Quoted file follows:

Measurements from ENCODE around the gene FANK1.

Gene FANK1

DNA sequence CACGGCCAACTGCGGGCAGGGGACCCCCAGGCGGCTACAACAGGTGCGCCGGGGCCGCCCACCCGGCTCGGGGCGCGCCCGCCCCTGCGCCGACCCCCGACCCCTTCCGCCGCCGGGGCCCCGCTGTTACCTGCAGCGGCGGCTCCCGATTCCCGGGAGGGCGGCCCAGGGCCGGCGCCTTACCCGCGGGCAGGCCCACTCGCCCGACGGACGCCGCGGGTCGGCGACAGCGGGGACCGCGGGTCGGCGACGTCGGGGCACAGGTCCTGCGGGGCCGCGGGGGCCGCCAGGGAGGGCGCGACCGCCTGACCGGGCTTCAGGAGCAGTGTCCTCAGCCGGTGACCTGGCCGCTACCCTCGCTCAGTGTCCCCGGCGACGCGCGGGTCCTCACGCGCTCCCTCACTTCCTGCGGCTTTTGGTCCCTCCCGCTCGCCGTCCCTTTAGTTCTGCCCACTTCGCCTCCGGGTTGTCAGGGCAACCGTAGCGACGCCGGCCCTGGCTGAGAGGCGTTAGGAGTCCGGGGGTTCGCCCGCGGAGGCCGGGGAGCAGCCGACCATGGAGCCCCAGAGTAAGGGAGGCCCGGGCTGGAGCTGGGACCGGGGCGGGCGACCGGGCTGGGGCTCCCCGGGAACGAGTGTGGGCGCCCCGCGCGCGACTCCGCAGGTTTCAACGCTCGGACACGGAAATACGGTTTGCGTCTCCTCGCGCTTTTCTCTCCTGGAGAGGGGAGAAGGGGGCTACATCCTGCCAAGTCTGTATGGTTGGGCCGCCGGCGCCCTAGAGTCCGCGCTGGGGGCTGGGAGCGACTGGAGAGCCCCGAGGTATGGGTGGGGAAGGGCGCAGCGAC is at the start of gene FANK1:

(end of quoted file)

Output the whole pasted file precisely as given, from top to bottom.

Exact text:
Measurements from ENCODE around the gene FANK1.

Gene FANK1

DNA sequence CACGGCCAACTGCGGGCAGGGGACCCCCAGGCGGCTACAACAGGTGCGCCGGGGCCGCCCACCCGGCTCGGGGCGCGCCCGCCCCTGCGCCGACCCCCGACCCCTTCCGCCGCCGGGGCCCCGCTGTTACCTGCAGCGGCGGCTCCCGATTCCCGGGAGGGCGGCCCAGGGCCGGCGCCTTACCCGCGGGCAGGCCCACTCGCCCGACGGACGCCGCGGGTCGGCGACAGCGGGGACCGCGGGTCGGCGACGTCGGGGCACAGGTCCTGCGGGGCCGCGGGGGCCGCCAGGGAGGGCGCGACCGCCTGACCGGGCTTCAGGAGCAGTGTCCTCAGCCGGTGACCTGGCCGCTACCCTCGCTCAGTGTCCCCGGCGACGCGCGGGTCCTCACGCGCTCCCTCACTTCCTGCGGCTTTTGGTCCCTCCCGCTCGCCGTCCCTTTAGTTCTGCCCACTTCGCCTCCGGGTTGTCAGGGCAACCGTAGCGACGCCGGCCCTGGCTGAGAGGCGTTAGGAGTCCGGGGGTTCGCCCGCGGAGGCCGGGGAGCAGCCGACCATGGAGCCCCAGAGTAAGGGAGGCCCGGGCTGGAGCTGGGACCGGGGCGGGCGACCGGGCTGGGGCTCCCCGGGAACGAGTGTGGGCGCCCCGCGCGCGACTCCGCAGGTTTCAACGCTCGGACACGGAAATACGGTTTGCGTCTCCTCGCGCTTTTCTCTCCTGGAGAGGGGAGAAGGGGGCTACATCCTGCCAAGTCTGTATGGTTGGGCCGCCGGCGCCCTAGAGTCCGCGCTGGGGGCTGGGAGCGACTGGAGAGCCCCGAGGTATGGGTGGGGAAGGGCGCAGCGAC is at the start of gene FANK1: